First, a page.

CLEVELAND, Oct. 15, 2012 (GLOBE NEWSWIRE) -- Athersys, Inc. (Nasdaq:ATHX) presented new research results this morning at the Society for Neuroscience annual meeting in New Orleans, demonstrating the potential for MultiStem ®, a novel stem cell therapy being developed by Athersys, to treat spinal cord injury (SCI).
The work conducted by Athersys scientists, in collaboration with scientists from Case Western Reserve University School of Medicine, and with grant support from the Ohio Third Frontier, illustrates the potential benefits of MultiStem therapy for treating SCI. In a preclinical rodent model of SCI, researchers observed that intravenous administration of MultiStem cells one day after injury results in accelerated recovery, significant improvements in locomotor function and fine motor tests, and significant improvement in bladder function.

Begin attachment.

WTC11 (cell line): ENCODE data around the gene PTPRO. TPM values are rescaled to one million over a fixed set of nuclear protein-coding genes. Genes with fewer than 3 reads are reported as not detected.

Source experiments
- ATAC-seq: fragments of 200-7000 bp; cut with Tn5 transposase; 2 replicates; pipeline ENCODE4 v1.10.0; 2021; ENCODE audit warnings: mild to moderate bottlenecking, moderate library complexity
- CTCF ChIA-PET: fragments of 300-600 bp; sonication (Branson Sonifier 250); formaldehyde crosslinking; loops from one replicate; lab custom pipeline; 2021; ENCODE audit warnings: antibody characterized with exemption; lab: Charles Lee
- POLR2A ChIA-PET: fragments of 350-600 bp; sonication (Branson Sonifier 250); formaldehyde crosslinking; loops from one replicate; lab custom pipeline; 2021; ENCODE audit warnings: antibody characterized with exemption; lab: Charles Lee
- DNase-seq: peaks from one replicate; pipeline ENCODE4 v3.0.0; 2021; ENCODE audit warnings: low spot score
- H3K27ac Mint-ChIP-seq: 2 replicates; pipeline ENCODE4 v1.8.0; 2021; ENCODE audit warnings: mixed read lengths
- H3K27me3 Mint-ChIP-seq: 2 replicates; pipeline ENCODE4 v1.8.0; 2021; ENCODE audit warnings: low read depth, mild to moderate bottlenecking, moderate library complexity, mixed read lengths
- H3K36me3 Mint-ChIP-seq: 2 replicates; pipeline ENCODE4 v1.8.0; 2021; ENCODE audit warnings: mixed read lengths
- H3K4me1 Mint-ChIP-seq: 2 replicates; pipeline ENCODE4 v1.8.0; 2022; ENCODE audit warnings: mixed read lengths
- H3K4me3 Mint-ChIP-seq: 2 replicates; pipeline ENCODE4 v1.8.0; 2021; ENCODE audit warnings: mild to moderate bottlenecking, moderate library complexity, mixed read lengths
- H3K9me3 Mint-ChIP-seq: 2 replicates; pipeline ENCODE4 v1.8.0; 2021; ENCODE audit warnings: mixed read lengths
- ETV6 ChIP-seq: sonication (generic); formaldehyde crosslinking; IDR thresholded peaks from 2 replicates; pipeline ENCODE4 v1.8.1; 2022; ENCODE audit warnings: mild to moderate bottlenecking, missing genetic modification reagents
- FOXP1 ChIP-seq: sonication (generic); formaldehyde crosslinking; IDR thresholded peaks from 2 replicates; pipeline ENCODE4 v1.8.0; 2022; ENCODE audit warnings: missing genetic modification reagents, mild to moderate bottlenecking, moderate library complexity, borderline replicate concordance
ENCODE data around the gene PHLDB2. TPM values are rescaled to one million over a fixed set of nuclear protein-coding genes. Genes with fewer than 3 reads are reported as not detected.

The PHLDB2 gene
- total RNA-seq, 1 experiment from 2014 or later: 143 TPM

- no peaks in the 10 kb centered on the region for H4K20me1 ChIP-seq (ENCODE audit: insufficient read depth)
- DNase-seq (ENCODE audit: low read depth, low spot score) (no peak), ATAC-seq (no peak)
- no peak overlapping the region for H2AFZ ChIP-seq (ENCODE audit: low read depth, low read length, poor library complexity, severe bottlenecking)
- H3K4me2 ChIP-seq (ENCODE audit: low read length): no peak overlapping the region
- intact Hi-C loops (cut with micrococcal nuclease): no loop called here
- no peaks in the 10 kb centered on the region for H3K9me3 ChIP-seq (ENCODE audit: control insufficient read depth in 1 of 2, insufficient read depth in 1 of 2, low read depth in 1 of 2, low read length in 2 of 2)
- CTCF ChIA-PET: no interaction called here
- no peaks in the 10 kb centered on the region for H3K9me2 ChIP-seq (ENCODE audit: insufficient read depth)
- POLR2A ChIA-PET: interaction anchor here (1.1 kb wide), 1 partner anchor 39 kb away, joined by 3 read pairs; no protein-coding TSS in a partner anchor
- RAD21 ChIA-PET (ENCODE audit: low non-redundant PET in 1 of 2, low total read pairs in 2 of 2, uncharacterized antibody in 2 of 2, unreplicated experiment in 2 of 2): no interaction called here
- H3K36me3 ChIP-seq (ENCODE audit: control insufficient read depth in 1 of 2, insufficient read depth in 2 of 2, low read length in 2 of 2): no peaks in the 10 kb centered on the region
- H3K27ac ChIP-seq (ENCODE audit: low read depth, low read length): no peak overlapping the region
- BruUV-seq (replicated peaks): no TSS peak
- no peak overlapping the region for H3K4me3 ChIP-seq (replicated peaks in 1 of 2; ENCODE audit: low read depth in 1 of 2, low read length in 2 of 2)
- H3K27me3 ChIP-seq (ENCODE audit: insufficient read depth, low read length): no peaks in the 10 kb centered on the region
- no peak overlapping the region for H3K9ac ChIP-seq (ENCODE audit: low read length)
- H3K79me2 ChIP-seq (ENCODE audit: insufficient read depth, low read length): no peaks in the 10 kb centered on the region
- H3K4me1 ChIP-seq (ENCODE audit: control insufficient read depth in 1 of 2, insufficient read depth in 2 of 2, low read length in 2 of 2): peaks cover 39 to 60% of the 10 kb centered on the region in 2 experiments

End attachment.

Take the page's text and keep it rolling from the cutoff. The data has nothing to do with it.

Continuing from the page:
According to the Christopher & Dana Reeve Foundation, there are currently more than 1,200,000 people in the United States living with spinal cord injury, with a range of 15,000 to more than 50,000 new cases each year. The long-term cost of spinal cord damage is estimated to be from $500,000 to more than $3 million per patient, depending on the severity of the injury. Among other SCI complications, loss of bladder control is considered a major issue by SCI patients."Spinal cord injury can be devastating to patients and their families," said Robert Mays, Ph.D., Head of Neuroscience at Athersys. "These results suggest that an off-the-shelf cell therapy, such as MultiStem, administered intravenously shortly after the injury, may have the potential to provide substantial and meaningful benefits to patients." In preclinical experiments, rodents with SCI from contusion in the thoracic region were given an intravenous injection of vehicle or MultiStem cells one day after the injury. The animals treated with MultiStem showed significant and sustained improvement in gross locomotor and fine motor function compared to vehicle treated animals over the ten week evaluation period. Additionally, significant improvements in bladder function were observed in the animals treated with MultiStem shortly after the SCI. These results build on previous data, published in 2011 in the Journal of Neuroscience, demonstrating that this cell therapy reduces inflammation in the region of injury and also promotes the regrowth of neurons in the site of injury. Jerry Silver, PhD, the lead academic investigator on the project and a Professor in the Department of Neurosciences at Case Western Reserve School of Medicine, commented on the potential for intravenous administration of MultiStem to benefit SCI patients. "I am excited by this non-invasive, acute-treatment approach which represents a novel treatment strategy with the potential to safely and more effectively treat acute spinal cord injury and its related complications."
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